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I needed to repair a VirtualBox Linux Mint install because I updated VirtualBox and suddenly LM decided it didn’t want to start, it just kernel panicked its butt off! Kassie walked me through how to do a repair install type of installation. This works like the Windows XP, Vista & Win 7 “Repair/Upgrade install”. I’ve made notes here as she did it with me, so it’s here for my and my readers’ use in the future!

Before you start, make a backup of the virtual machine itself by making a copy of the machine in VirtualBox by clicking “File”-“Export Appliance”

To repair an installation use the Live CD of the version you have installed, and if you want to upgrade an installation use the LiveCD of the newest version.

Step 1. Load the “live CD” by attaching the ISO of it to the VM on the Storage settings page, or using a real disc version.
Step 2. Open the installer, pick your localization, then go forward.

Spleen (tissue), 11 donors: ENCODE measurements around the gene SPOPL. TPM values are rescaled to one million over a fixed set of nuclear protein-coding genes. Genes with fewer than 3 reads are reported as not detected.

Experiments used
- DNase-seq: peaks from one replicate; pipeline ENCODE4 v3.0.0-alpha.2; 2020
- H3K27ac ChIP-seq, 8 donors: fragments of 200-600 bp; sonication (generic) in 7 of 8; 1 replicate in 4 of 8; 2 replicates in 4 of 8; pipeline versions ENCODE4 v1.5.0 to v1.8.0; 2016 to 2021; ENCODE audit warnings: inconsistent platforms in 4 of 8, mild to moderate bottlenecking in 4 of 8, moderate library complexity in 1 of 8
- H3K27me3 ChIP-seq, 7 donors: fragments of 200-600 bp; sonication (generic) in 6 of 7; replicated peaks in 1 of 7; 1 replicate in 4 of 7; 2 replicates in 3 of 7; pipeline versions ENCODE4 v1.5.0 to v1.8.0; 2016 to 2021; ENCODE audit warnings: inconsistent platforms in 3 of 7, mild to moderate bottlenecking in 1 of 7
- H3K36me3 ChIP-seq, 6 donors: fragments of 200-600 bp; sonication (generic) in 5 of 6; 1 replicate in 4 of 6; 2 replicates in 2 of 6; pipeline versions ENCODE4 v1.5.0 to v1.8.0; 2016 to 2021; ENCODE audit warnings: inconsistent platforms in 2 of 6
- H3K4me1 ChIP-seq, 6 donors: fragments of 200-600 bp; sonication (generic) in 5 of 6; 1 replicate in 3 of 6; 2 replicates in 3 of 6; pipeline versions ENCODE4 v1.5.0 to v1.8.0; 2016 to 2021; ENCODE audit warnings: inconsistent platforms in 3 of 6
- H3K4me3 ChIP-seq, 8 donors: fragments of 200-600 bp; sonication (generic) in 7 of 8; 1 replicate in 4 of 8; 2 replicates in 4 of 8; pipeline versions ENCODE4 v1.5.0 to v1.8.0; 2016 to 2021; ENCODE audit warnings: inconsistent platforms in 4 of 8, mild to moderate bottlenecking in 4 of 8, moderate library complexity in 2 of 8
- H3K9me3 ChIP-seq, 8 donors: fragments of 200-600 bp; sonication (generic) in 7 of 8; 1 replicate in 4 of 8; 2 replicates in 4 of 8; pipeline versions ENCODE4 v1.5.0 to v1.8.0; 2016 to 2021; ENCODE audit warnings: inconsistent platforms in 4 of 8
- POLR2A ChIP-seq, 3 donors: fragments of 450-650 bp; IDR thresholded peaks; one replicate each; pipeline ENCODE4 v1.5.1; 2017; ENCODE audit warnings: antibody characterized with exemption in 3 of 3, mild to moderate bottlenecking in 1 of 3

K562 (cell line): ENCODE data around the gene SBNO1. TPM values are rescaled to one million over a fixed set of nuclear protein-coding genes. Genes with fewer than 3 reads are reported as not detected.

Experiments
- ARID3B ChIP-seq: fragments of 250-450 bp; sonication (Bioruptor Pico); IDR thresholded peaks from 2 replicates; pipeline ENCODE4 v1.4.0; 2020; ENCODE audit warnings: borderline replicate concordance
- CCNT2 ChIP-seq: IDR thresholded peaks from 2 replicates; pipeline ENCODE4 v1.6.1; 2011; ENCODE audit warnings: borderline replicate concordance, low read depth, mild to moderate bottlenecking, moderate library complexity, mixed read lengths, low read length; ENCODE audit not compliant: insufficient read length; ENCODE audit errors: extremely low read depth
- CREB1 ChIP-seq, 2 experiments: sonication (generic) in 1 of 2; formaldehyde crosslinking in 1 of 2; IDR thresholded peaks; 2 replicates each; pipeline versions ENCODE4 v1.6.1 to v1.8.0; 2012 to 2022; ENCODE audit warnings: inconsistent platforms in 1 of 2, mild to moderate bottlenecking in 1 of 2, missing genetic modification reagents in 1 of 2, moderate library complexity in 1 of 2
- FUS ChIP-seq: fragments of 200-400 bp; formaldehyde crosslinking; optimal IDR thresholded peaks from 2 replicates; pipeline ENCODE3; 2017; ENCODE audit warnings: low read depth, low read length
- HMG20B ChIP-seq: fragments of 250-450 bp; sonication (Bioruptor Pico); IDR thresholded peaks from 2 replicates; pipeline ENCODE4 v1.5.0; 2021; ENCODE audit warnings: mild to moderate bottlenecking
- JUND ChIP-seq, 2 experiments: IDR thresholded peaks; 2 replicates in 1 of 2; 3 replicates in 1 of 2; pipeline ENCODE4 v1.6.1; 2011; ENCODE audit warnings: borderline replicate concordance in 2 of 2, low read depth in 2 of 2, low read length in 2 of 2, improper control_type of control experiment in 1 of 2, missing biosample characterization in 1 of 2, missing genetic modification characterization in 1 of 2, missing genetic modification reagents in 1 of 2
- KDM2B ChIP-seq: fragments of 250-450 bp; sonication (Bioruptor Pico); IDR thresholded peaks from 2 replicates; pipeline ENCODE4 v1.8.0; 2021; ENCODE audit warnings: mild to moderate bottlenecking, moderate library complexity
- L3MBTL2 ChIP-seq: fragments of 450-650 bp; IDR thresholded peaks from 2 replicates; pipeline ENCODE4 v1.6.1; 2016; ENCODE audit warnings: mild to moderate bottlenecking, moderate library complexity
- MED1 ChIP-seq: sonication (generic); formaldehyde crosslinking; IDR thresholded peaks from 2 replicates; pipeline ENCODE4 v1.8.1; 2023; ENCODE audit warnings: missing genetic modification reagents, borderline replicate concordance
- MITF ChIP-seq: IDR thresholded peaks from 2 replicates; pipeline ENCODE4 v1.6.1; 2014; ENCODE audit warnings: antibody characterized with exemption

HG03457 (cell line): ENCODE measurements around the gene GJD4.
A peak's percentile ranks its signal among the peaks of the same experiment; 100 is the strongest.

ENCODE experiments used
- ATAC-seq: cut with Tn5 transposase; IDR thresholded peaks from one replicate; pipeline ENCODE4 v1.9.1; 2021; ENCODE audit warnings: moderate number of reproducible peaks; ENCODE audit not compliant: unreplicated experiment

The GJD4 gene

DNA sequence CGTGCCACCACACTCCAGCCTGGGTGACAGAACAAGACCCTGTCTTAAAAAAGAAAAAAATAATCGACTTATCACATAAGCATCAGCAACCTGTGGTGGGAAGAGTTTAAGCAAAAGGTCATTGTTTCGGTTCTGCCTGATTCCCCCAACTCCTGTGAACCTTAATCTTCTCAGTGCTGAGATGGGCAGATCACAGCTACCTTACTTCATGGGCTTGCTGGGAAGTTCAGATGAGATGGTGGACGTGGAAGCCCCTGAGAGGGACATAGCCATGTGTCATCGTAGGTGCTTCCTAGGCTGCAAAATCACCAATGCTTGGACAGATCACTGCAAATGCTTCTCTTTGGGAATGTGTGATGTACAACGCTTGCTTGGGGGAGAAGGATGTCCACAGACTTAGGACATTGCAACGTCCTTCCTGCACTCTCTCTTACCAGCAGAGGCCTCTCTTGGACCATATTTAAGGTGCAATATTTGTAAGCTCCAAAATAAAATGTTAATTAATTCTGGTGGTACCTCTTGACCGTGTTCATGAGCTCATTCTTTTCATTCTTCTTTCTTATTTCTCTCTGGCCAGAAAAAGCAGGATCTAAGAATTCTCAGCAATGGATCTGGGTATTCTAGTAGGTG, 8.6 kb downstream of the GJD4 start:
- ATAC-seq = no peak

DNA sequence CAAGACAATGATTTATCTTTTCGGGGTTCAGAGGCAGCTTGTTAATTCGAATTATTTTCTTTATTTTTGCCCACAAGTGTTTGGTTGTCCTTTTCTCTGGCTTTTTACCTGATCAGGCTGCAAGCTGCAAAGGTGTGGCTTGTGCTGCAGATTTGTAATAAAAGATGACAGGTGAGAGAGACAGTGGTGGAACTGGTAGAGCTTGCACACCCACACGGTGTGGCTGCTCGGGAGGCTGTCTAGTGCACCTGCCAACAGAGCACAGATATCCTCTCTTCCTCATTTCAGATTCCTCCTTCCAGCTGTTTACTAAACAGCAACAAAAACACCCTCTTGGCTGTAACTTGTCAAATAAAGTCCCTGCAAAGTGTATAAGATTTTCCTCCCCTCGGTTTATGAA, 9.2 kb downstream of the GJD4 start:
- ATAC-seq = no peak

Step 3. Pick the same timezone you had on first install.  Go Forward. Pick the same keyboard layout that you had previously, and click Forward.
Step 4. To do a “Repair Install” pick the “specify partitions manually (advanced)” option. Go forward.
Step 5. This next step MUST be the SAME as you had previously.

I have 4 Partitions:
Partition one is my home partition.
Partition two is my Linux Mint boot partition.
Partition 3 is my windows partition, I know this because it is NTFS.
Partition 4 is my swap.

For me to do “Repair/Uprade Install” I have to click on partition one and then click Change. I change partition one to the SAME file system it had before crashing (Ext4) and the SAME Mount point it had (/home), then I click OK. DO NOT  FORMAT!
Then I change partition two to the SAME file system it had previously (Ext4) and the SAME Mount point it had (/) then click OK. DO NOT FORMAT!

I don’t change and DO NOT FORMAT partitions 3 and 4. NOTE: You need to setup the partitioner the SAME way you did in the first install.  DO NOT FORMAT!  DO NOT FORMAT!  DO NOT FORMAT!  DO NOT FORMAT!

Step 6. Now it’s safe to click Forward. The following message will appear with different sda numbers etc depending on your setup:

“Do you want to return to the partitioner? The file system on “/dev/sda2” assigned to / has NOT been marked for formatting. Directories containing system files (/etc, /lib, /usr, /var, …) that already exist under any defined mountpoint will be deleted during the install. Please ensure that you have backed up any critical data before installing”